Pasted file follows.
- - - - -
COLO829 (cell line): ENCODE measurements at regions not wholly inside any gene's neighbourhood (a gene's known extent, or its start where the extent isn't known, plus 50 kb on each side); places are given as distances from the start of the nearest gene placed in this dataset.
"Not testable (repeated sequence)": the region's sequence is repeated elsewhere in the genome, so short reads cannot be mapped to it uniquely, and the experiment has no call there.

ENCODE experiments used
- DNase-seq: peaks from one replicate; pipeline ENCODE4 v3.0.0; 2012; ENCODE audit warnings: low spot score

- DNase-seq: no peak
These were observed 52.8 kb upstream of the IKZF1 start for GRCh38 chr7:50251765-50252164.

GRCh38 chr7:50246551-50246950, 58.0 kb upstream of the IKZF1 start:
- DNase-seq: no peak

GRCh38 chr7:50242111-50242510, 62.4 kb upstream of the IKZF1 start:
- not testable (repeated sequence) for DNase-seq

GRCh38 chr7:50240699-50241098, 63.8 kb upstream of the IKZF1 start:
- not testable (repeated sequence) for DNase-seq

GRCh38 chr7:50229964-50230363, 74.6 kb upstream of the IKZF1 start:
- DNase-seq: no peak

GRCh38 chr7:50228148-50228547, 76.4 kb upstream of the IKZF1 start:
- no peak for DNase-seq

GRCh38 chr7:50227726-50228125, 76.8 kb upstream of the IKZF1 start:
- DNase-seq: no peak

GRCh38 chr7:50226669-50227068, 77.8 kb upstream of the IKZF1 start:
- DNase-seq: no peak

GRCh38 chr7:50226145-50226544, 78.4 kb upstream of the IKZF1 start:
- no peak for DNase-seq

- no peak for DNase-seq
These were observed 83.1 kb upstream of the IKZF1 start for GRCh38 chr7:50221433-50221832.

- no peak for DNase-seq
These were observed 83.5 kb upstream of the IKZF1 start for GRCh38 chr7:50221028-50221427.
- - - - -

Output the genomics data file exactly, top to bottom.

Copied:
COLO829 (cell line): ENCODE measurements at regions not wholly inside any gene's neighbourhood (a gene's known extent, or its start where the extent isn't known, plus 50 kb on each side); places are given as distances from the start of the nearest gene placed in this dataset.
"Not testable (repeated sequence)": the region's sequence is repeated elsewhere in the genome, so short reads cannot be mapped to it uniquely, and the experiment has no call there.

ENCODE experiments used
- DNase-seq: peaks from one replicate; pipeline ENCODE4 v3.0.0; 2012; ENCODE audit warnings: low spot score

- DNase-seq: no peak
These were observed 52.8 kb upstream of the IKZF1 start for GRCh38 chr7:50251765-50252164.

GRCh38 chr7:50246551-50246950, 58.0 kb upstream of the IKZF1 start:
- DNase-seq: no peak

GRCh38 chr7:50242111-50242510, 62.4 kb upstream of the IKZF1 start:
- not testable (repeated sequence) for DNase-seq

GRCh38 chr7:50240699-50241098, 63.8 kb upstream of the IKZF1 start:
- not testable (repeated sequence) for DNase-seq

GRCh38 chr7:50229964-50230363, 74.6 kb upstream of the IKZF1 start:
- DNase-seq: no peak

GRCh38 chr7:50228148-50228547, 76.4 kb upstream of the IKZF1 start:
- no peak for DNase-seq

GRCh38 chr7:50227726-50228125, 76.8 kb upstream of the IKZF1 start:
- DNase-seq: no peak

GRCh38 chr7:50226669-50227068, 77.8 kb upstream of the IKZF1 start:
- DNase-seq: no peak

GRCh38 chr7:50226145-50226544, 78.4 kb upstream of the IKZF1 start:
- no peak for DNase-seq

- no peak for DNase-seq
These were observed 83.1 kb upstream of the IKZF1 start for GRCh38 chr7:50221433-50221832.

- no peak for DNase-seq
These were observed 83.5 kb upstream of the IKZF1 start for GRCh38 chr7:50221028-50221427.